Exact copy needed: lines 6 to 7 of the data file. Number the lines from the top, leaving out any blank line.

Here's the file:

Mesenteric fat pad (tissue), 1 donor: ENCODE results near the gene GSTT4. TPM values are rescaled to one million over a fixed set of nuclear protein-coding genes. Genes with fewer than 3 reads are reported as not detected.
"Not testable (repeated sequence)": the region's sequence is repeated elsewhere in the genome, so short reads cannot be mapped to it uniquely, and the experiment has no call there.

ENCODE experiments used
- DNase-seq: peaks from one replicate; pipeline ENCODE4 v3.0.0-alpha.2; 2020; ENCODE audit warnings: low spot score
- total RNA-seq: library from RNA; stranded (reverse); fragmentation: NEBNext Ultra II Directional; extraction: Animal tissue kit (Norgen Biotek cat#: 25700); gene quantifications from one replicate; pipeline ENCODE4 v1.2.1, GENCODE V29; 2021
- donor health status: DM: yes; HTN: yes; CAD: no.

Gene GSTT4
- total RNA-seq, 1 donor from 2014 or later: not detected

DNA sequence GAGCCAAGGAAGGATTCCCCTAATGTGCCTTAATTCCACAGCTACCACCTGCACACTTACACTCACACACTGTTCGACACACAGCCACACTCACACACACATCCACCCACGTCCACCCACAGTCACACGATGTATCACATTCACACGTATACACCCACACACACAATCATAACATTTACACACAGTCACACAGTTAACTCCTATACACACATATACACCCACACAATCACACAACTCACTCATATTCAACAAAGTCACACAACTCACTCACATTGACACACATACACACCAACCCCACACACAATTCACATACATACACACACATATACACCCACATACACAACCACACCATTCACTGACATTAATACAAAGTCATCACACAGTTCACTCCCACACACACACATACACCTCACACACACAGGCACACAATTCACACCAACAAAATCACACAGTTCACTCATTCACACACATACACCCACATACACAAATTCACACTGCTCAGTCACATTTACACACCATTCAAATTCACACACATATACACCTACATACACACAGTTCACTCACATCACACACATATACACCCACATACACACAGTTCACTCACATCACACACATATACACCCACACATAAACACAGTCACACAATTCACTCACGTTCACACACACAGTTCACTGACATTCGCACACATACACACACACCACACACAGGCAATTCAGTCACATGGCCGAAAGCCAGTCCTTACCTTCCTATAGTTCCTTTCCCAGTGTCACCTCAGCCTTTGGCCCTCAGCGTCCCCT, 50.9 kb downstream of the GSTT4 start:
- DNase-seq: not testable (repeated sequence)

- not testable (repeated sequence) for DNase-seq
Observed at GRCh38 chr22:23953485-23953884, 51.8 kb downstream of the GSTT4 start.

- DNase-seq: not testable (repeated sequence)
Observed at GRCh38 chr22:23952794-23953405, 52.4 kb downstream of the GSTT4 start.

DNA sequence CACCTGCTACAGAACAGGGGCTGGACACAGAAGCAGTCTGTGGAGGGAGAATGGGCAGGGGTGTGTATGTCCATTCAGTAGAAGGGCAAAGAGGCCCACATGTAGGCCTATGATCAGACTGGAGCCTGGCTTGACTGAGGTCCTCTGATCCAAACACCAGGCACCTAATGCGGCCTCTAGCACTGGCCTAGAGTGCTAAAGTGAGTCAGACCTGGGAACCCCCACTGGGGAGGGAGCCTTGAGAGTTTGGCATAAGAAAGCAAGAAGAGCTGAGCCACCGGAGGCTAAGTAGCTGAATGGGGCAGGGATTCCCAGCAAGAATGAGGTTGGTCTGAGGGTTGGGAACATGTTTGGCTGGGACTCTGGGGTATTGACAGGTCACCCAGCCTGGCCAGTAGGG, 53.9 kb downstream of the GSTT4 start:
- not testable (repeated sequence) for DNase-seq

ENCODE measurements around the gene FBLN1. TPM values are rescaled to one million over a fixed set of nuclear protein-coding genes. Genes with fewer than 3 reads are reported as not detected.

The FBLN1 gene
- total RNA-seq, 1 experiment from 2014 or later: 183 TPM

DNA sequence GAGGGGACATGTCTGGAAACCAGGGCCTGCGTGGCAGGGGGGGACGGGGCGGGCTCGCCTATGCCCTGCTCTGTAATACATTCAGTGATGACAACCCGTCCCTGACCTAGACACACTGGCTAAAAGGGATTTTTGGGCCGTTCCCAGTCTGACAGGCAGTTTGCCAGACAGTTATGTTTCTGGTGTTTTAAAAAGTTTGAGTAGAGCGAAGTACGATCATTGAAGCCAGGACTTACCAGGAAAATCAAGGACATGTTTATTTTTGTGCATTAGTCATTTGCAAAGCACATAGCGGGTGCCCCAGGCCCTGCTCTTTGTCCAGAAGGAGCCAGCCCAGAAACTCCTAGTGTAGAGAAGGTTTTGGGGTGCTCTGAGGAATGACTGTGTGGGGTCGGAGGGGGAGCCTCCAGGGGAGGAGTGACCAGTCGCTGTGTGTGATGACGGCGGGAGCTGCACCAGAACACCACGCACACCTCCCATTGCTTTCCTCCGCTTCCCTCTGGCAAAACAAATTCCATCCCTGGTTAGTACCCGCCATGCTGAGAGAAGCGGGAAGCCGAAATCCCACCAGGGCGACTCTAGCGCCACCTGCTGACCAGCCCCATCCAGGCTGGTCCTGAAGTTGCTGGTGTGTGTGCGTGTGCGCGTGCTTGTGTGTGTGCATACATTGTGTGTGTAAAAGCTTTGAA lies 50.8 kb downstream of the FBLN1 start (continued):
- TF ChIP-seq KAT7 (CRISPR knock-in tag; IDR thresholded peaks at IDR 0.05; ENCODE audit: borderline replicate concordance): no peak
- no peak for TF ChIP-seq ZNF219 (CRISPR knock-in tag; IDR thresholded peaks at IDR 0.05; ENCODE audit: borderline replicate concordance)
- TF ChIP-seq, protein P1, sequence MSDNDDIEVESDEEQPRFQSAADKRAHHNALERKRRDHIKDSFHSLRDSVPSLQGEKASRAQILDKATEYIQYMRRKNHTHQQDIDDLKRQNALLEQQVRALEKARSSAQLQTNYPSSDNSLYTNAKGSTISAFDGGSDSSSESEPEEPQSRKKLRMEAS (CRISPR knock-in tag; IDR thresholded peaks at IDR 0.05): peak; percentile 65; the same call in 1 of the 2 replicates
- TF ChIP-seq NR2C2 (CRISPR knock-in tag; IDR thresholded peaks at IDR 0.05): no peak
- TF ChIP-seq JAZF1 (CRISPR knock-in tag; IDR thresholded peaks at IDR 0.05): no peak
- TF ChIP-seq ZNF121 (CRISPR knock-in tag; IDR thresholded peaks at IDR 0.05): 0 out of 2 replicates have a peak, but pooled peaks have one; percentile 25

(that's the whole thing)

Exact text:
- donor health status: DM: yes; HTN: yes; CAD: no.

Gene GSTT4